I am not as sure as Machen that the VBNs were not subject to "Jewish derivation". We believe today the VBNs are foretold by (Isaiah 7:14). The Jewish derivation theory suggests the writers of Matthew and Luke had the Old Testament at their disposal and could have written the VBNs to conform. Machen argues against this, stating that no one noted the connection of Isaiah to the VBNs until after the birth had actually occurred and the VBNs were written. In particular, Machen denies that first century Jewish thinkers considered the possibility the Messiah would be born of a virgin, and therefore, only the miraculous event itself could have put that thought into the minds of the writers. However, to the extent we know exactly who wrote the books of Matthew and Luke, Matthew was a tax collector and not a Jewish theologian, and Luke was a Syrian Gentile, so it is problematic to compare their thoughts to the rabbis. I'm not stating specifically that I support the Jewish derivation theory, and it is true, as Machen argues, the VBNs were written in an old, Semite style. Still, I am stating that if Matthew and Luke could have learned to write in a Semite style, they would have read Isaiah, and this weakens Machen's argument. Finally, Machen would certainly not claim that Matthew and Luke did not know of prophecies concerning the Messiah, so his rejection of the derivation theory is selective.

Not only is it impossible to prove the historicity of the VBNs, but the holes in Machen's epic argument make me wonder if his literal approach was ever intended by Matthew and Luke. Machen knew Greek, Hebrew, Aramaic and more, and studied the original (or, as original as have been found) biblical sources, but he leaves us with arguments that depend on faith in a story of an actual angel announcing a divine "overshadowing". The apologetics' proofs of supernatural events depend on belief in other supernatural events.

When Gospel stories are considered literally, contradictions appear. Machen addresses these historical contradictions through various apologetic gymnastics. Ultimately, Machen claims, the different authors used different perspectives to describe the events. Just like people witnessing a crime, there can be contradictions due to the differences in perspectives. The contradictions prove the historicity for Machen, rather than disprove it. However, when the lessons are given the primary focus over the storytelling, the contradictions also lose focus. There are no contradictions in the lessons.

The lineages of Jesus presented in Luke and Matthew sometimes cause reader confusion. If taken literally, many questions arise. Even if the differences in the lineages are resolved, such as by claiming Luke presents a family lineage while Matthew presents a kingship progression, we wonder what Joseph can hope to accomplish as the adoptive father of God, or even what God can hope for Joseph to accomplish as the adoptive father of God. Of course, when we wonder about Joseph, we're wondering about the wrong thing. I think the lineages show the humanity of Jesus, who was born of men and women. Admittedly, that's a simple explanation for a lot of text, and I don't possess the scholarly expertise to fully address this, but I still think the key to understanding the lineages is to avoid trying too hard to understand them.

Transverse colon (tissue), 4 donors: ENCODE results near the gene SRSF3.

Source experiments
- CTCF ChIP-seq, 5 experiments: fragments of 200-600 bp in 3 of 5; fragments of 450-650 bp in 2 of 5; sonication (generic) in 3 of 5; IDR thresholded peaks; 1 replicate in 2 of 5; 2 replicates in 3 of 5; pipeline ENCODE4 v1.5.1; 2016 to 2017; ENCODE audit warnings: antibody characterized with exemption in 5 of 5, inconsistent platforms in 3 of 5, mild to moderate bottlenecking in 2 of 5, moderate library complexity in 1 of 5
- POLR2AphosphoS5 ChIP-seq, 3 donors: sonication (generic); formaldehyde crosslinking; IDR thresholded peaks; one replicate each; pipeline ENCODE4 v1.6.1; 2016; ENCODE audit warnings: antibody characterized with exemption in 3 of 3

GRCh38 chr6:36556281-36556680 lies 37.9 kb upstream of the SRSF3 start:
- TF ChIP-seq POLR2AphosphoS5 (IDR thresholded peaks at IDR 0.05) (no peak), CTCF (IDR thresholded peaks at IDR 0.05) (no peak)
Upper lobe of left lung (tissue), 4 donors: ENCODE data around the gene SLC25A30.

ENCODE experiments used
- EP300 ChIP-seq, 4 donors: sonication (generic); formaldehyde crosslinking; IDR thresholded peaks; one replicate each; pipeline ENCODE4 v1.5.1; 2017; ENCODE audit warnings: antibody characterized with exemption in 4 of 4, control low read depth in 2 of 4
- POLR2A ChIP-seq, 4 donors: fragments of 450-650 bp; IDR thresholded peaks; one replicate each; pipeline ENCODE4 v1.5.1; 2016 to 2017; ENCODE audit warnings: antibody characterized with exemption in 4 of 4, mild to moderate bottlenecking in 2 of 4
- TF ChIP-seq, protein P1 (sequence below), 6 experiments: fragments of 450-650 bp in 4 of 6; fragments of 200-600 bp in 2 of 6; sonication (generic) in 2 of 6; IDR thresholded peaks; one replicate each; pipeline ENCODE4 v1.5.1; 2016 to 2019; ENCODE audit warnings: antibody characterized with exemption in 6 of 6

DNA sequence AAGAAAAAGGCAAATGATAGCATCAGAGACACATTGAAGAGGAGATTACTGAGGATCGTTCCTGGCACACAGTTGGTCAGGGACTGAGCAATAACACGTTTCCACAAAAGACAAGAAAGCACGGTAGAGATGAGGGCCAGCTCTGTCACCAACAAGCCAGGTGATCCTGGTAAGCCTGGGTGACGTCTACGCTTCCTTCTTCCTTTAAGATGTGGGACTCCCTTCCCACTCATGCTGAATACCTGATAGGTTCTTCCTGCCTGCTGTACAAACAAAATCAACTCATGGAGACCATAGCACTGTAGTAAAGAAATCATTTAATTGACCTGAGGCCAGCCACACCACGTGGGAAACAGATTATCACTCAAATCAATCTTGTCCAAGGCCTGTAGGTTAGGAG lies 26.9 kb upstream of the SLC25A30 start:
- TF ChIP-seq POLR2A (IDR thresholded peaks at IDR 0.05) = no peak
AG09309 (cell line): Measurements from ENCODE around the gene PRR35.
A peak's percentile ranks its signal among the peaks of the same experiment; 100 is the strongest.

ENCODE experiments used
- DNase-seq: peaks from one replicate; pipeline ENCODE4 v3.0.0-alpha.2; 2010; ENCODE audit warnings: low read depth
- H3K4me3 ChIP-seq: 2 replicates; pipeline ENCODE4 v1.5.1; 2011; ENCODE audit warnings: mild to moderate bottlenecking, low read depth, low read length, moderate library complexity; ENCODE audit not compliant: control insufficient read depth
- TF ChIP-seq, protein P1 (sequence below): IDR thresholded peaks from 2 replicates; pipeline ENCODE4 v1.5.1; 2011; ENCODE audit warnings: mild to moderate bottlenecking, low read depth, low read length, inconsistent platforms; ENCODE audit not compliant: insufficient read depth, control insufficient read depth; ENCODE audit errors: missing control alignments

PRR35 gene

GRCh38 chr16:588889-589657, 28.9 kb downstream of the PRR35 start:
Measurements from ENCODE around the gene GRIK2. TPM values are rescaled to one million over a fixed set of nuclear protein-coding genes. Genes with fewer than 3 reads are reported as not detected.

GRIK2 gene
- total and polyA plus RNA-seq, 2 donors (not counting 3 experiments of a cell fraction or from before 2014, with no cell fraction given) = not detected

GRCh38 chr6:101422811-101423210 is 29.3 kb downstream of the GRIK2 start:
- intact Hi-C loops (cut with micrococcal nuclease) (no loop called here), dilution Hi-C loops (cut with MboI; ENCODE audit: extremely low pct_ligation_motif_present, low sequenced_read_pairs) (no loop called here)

It is true that I have resorted to picking away at Machen's arguments without successfully proving the VBNs are metaphorical and not literal, but it is not my intent to disprove the historicity of the narratives. Machen concludes that he proved his point, but if he did, that means the Bible ended 2000 years ago, and there's nothing left for us to do, today. I hope you'll see, in the course of this article, that a metaphorical approach gives us purpose.

More on "my purpose"

The great struggle of the spiritual person is to integrate his or her spirituality into a material life. No matter how spiritual we humans try to be, we eventually have to submit to our humanity. Each day, I must get out of bed, bathe, eat, work and sleep again. No matter how joyfully I express my thanks to God for a meal, I eventually have to shut up and eat.

It's OK, with God, for us to act like humans. However, I think that spiritual people, Christian or otherwise, see a grander purpose to their lives than simply surviving until they die. What is the source of that purpose, and is there more than one source? How do I determine my purpose? What are the benefits of fulfilling that purpose, to me or others? What are the consequences of refusing to fulfill that purpose?

For simplicity, I will consider that I have "a purpose" beyond basic survival and procreation. A song is a complicated collection of sounds and words, but we say it's just "a song". Likewise, allow me to discuss "my purpose" without meaning to trivialize the complexities of the universe. At any moment, I can be working to fulfill my purpose, or not. If I determine that my purpose is to evangelize though spiritual articles on the web but I instead spend my time watching TV, then the benefits of fulfilling my purpose won't be received. That doesn't mean there is anything particularly bad about watching TV, but it's just not beneficial if it's not my purpose.

God, purpose, and gifts

How do I know what my purpose is? I think that for some people, the answer comes easily. Albert Einstein's purpose was to ponder the makeup of the universe. He couldn't escape it if he tried. Mary's purpose was announced by an angel. Most of us, however, struggle to discern our purpose. We're never sure if we have it right, and we discern it differently over time.

We who are spiritual believe we have no purpose without the spiritual, which in my case includes "God". If I can discern my purpose, I can say I have discerned God's plan for me. According to my understanding of God, I can say God is the one and only source. In my Personal Creed on this web site, I provide my definition of God, and that's important to the understanding of this article. Briefly, God is the connection between me and other people and the rest of the universe, and the presence of God in these relationships makes us greater than the individual parts. My purpose is that which the rest of the universe needs it to be. Without the rest of the universe motivating me, I'm just a machine.